The Chicago Bears are now 3-11 and have started three separate quarterbacks this season, in Cutler, Hoyer, and Matt Barkley. After starting four games in a Bears uniform, Kevin White, the seventh overall pick in the 2015 NFL Draft, already looks like a bust. This year, rookie running back Jordan Howard has emerged as the lone bright spot offensively; he’s racked up 1,059 yards through 11 starts. From here, the Chicago game plan often degenerates into simply chucking the football up to Alshon Jeffery once the defense keys upon Howard and stacks the line with eight in the box.
These Chicago Bears have no identity. The Monsters of the Midway are long gone; they’re replaced by a collection of no-names and B-List free agents like Danny Trevathan and Pernell McPhee. In many respects, the defense has been gutted and held together with masking tape in order to make way for Cutler and his bloated contract. Cutler, however, will end this season on the bench, blankly staring off into space with a bum shoulder.
1. Los Angeles Rams
This offseason, Jeff Fisher went on the attack, berating the LA Rams for their “7-9 #%@%!” Ironically, it was Fisher — or Mr. 7-9 — who ultimately went 173-165-1 through 22 seasons as a head coach before getting fired. He has gone either 7-9, 8-8, or 7-8-1 exactly 10 separate times through his career. The Rams, for their part, went 7-8-1, 7-9, 6-10, and 7-9, between 2012 and 2015, with Fisher stalking the sidelines.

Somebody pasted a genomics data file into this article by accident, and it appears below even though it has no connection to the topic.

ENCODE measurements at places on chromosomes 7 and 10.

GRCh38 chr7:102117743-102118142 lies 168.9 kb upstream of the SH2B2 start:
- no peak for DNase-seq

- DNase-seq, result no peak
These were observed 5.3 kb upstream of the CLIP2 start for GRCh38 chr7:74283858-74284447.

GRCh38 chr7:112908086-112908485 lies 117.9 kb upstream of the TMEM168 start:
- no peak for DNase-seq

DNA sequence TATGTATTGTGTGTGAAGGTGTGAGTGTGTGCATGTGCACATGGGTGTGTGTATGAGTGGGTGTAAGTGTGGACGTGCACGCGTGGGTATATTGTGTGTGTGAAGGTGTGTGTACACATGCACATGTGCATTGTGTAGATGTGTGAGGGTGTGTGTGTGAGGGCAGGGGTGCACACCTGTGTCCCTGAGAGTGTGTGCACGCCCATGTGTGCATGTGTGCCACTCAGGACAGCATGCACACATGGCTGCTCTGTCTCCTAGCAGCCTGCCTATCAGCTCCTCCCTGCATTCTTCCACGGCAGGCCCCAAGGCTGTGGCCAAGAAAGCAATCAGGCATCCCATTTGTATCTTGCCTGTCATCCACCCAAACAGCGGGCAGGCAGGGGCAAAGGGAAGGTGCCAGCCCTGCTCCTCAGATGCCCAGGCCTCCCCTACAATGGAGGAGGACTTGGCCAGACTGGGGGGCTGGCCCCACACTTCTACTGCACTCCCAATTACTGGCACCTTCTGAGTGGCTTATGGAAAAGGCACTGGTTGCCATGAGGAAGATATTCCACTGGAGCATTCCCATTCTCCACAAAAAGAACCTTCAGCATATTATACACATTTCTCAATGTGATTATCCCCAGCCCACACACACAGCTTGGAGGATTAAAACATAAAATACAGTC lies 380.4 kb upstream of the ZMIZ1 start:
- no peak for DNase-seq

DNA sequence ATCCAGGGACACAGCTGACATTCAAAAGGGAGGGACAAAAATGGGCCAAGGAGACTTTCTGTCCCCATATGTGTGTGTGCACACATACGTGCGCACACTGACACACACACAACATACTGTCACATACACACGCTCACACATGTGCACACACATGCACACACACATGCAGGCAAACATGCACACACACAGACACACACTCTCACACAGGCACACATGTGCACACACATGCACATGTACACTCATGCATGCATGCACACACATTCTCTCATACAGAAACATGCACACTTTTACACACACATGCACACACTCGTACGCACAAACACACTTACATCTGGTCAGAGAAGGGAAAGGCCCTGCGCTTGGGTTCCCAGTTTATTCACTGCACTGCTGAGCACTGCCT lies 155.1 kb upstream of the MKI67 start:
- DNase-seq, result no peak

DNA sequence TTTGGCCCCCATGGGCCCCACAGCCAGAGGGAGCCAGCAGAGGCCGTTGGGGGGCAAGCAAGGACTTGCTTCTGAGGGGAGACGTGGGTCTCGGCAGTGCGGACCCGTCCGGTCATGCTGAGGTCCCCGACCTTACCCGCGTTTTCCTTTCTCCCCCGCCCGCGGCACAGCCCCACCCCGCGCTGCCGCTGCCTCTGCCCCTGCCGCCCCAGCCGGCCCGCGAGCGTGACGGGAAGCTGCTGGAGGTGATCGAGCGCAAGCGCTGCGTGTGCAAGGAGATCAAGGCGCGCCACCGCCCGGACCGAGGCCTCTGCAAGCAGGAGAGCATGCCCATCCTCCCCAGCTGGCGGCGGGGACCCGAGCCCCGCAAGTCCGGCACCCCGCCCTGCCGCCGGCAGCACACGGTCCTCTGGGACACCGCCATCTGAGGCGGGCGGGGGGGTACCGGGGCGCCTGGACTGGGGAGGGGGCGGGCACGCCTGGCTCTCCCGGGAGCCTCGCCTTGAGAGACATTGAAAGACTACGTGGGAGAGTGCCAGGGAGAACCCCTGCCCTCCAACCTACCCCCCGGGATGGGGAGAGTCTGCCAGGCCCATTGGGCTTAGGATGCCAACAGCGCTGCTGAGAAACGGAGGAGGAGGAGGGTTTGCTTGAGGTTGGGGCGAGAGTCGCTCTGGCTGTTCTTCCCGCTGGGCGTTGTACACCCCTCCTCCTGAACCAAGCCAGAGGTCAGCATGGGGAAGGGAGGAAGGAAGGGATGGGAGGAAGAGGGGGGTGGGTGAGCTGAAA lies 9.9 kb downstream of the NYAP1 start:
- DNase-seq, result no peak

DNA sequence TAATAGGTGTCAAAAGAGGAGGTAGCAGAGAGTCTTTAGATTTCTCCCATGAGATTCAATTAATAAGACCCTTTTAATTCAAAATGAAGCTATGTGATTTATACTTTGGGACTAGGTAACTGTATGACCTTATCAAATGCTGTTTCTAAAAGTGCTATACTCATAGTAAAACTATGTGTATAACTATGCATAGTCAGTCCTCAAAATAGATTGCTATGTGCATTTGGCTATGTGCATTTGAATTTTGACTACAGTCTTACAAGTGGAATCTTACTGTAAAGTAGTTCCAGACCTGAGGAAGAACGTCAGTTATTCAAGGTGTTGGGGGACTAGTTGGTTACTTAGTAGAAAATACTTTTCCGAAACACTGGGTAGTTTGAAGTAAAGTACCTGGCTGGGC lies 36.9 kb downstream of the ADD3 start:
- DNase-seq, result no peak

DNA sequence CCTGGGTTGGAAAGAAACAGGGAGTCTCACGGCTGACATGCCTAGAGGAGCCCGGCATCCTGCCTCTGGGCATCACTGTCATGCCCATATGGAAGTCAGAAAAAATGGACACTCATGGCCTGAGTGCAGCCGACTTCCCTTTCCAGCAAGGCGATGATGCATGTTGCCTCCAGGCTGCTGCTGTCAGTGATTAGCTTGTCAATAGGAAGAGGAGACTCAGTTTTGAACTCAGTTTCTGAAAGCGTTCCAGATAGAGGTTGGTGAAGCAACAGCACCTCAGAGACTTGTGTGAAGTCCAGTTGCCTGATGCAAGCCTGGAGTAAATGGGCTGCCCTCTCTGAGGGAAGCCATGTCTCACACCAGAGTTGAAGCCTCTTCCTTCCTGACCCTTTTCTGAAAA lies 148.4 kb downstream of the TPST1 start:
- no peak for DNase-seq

The head coach finally received his walking papers after feuding with team legend Eric Dickerson and taking a 42-14 beatdown in Atlanta. After the game, Todd Gurley went on record to rip into the coaching staff for running a “middle school offense.” Last year, Gurley took the league by storm as he racked up 1,106 yards through 12 starts. This season, he has repeatedly run right into a brick wall of eight-man fronts at the line of scrimmage. Gurley has been shut down and limited to a meager 3.2 yards per carry, while opposing defenses dare the Rams to throw the football.
It wasn’t supposed to be like this. The Rams brought pro football back to Southern California after a 22-year-long absence. This summer, the Rams bet the farm to move up in the 2016 NFL Draft to take Jared Goff with the first overall pick as their apparent franchise quarterback of the future. Goff, however, rode the pine through the first nine games of the season before seeing any action — only to look like a complete bust.
The Rams mortgaged their future and can only hope to play uninspired, .500 ball for the next decade. The Rams did break ground on their new stadium in Inglewood, Calif. next month. This $2.7 billion project is scheduled to conclude by opening day for the 2019–20 NFL season. By that time, sports fans will still make pilgrimages to the LA Coliseum and the Rose Bowl for real football excitement. USC, as always, will be loaded.
Statistics courtesy of ESPN and Pro-Football-Reference.